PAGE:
Lodi is a model study of agriculture’s adaptability both to changes in the demands of the market and to the development of improved farming. The area’s abundant water, temperate climate, and diverse soils have yielded all sorts of crops: watermelons, apricots, asparagus, peaches, almonds, prunes, and wheat all have had their day in the Lodi sun.
Table grapes, in particular, the bright, juicy, and aptly named Flame Tokay, early on accounted for the esteem of Lodi vineyards. But the Flame Tokay, a few ancient stands of which continue to be tended about Lodi, contains nettlesome seeds, which led to it being phased out as seedless varieties were introduced to grocery stores.
The Flame Tokay is more than a footnote in Lodi’s wine history, however. From the repeal of Prohibition in 1933 to the mid-1960s the Flame Tokay provided the foundation for much of the brandy and many of the sweet, fortified dessert wines so strongly associated with Lodi during that time. But like the grape itself, intensely sweet wines were starting to fade with the rise in popularity of dry table wines.
Even today, Lodi’s agricultural profile continues to be redrawn as some wine-grape vineyards themselves are pulled out for more profitable crops, such as walnuts, though the evolution is not so extensive as to threaten the area’s reputation for wine grapes.
The development of Lodi as a wine region with its own strong identity began in earnest in 1982 when the Lodi District Vintners Association petitioned federal officials to designate the community’s sprawling vineyards an American Viticultural Area.
The petition was notable in three respects—the scope of the proposed area, about 458,000 acres, of which slightly fewer than 40,000 acres were planted to vineyards; the brevity of the petition (eight pages); and the total lack of response, either positive or negative, from anyone in the proposed region or beyond.
Just 15 wineries were in Lodi at the time, noted the petition; today there are around 90.
Concisely and directly, the petition outlined a district that warranted its own independent standing largely on the basis of its topography (basically an alluvial fan with flood plains and low terraces), soils (primarily Hanford, Delhi, or Dinuba in the alluvial fan, San Joaquin, Madera, Ramona or Redding on the terraces) and climate (not quite as hot as Central Valley areas to the north and south, thanks to moderating sea breezes streaming through Lodi from San Francisco Bay and the Sacramento/San Joaquin River Delta just to the west).
Nearly four years elapsed before federal authorities in February 1986 sanctioned Lodi as an American Viticultural Area as originally proposed.
And that is how the area stood until 2000 when a group of growers to the west and south of the defined district asked federal officials to extend the boundaries to include an additional 93,500 acres that included approximately 10,840 acres in vineyards.
The debate that ensued was more detailed and contentious than any discussion over the original petition. At issue primarily was the nature of the soils in the originally defined area and the nature of the soils in the proposed annexation.
The original petition called for the appellation’s western boundary to more or less align with Interstate 5. West of the freeway, the soils were flood-prone and poorly drained delta land, comprised in large measure of Ryde soil and peat, far different in texture, richness, and organic matter than the firmer, more minerally soils of the originally approved district.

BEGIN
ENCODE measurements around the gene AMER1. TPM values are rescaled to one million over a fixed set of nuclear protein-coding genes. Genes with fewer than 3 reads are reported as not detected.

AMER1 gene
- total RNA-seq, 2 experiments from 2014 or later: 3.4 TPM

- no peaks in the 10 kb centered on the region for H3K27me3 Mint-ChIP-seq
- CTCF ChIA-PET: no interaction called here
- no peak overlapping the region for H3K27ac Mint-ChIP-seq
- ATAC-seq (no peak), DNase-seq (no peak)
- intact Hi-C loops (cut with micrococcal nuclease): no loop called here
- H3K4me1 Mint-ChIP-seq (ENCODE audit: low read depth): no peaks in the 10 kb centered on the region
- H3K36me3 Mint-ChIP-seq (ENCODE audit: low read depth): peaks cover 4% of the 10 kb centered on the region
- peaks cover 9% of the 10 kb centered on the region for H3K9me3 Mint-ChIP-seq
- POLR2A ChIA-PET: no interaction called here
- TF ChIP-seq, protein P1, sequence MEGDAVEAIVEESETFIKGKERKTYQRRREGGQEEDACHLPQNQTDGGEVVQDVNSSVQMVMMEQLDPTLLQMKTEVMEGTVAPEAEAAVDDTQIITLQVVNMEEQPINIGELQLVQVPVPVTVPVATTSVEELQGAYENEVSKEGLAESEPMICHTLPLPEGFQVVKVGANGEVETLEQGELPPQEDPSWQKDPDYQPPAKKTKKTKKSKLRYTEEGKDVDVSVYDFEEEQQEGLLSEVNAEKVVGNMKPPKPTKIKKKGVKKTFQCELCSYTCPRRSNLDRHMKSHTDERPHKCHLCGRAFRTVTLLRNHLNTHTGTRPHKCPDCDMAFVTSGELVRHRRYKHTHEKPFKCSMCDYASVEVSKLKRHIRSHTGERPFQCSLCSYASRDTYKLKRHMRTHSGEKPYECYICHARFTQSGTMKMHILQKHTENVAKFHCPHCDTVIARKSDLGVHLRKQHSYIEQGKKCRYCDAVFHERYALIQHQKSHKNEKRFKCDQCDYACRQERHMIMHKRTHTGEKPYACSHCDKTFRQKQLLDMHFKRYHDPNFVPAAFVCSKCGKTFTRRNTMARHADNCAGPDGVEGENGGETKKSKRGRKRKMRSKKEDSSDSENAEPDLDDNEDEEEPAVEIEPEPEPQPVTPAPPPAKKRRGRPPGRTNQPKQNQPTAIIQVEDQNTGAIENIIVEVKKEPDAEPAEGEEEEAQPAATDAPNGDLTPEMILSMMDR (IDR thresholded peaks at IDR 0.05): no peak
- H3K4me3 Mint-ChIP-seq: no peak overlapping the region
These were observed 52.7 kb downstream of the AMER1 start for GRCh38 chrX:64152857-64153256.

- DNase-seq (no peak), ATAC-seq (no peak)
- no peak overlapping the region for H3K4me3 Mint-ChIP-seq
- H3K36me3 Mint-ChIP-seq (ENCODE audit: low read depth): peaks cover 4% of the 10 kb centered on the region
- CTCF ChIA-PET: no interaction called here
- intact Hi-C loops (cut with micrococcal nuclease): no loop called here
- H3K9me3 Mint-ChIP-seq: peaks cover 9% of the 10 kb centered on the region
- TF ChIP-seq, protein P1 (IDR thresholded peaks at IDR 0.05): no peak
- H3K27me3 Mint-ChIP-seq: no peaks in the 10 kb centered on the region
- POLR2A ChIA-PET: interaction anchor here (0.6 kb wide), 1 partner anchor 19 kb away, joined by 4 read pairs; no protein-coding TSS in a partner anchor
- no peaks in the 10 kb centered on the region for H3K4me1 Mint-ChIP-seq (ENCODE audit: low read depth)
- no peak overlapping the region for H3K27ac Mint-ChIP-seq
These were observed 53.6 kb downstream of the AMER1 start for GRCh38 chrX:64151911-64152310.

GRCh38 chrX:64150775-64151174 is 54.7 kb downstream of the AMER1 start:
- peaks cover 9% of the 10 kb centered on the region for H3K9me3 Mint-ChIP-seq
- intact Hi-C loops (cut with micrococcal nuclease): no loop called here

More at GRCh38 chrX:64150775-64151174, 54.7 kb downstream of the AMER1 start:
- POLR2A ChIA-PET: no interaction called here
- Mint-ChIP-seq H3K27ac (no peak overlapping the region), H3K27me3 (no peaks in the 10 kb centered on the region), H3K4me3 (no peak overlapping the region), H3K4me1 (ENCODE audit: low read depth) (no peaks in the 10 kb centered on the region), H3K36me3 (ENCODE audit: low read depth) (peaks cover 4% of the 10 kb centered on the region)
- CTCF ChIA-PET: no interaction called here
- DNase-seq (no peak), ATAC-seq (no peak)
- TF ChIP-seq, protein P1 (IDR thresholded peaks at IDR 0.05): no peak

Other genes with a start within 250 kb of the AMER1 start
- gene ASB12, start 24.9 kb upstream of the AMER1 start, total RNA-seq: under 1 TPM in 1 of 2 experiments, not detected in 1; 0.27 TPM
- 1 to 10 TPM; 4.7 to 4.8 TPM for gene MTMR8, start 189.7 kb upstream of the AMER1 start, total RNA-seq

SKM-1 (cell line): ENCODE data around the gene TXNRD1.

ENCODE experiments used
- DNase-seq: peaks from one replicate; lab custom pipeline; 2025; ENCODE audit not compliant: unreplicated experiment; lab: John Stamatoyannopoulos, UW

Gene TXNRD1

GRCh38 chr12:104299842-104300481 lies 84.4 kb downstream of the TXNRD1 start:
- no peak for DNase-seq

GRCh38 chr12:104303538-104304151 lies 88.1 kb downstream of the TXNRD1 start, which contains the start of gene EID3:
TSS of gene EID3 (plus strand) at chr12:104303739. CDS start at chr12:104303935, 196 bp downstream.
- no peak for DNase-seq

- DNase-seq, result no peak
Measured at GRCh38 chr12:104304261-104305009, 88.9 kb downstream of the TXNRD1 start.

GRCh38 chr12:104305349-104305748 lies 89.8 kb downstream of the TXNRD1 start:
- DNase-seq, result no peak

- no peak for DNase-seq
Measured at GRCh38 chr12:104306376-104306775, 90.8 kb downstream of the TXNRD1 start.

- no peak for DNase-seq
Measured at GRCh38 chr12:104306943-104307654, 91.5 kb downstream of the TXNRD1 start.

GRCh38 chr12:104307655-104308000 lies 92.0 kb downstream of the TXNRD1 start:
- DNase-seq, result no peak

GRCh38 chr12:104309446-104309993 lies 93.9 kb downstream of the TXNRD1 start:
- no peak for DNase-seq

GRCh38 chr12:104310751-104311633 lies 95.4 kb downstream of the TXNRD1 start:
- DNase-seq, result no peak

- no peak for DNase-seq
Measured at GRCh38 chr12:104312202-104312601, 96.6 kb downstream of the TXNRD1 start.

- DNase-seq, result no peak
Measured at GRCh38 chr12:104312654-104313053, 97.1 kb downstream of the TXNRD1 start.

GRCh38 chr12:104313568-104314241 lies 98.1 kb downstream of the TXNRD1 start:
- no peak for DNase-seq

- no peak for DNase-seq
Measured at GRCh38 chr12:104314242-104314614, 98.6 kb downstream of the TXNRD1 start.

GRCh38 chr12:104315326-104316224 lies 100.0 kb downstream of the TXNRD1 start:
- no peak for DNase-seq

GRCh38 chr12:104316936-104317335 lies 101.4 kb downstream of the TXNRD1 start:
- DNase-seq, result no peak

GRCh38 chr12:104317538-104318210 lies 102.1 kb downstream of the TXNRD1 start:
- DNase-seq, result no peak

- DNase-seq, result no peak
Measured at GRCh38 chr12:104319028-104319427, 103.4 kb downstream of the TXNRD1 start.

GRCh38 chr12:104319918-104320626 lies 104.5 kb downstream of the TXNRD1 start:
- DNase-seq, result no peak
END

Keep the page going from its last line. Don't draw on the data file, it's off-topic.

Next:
Contrary to that view, growers seeking to enlarge the Lodi appellation argued that their soils were substantially similar to those of the existing viticultural area. Soils of the proposed annexation also derived from weathering and erosion of the western slope of the Sierra Nevada, farmers pointed out. They conceded that while small, isolated areas of organic soils could be found in the proposed expansion, the addition would consist mostly of the same 22 soil types identified in the original boundaries.
Farmers and winemakers behind the original petition argued that the climate and soil data put forth by the new petitioners was faulty and that such a large expansion of the viticultural area would confuse consumers and dilute the significance of the Lodi name.
In the end, federal officials did not buy the arguments of the original founders of the Lodi American Viticultural Area and sanctioned the expansion. “The differences between the soils to the immediate east and west of the original Lodi west boundary at Interstate 5 are negligible,” concluded federal authorities. “The (petitioning) group’s documentation of soil, drainage, and climate conditions in the enlarged expansion area provided substantive and convincing evidence of the similarities between the western Lodi area and the original viticultural area,” they added.
The expansion can be seen as confirming that Lodi’s grape growers and winemakers did too good a job in raising Lodi’s standing for fine wines between the creation of the original viticultural area in 1986 and the request for expansion in 2000. They as much as recognized that in arguing that the petitioning group was seeking “economic gain” by hitching its grape gondolas to the good name of Lodi.
In the 14 years between 1986 and 2000, Lodi’s wine community became exceptionally active and successful at promoting itself, starting with the formation of the Lodi Winegrape Commission in 1991. What soon followed was an ambitious campaign to persuade wineries regardless of where they were to acknowledge on their labels that the grapes that went into their wines were grown at Lodi. When the campaign got underway in 1995 just six wineries recognized “Lodi” on labels as the source of their fruit. After a decade, some 60 were.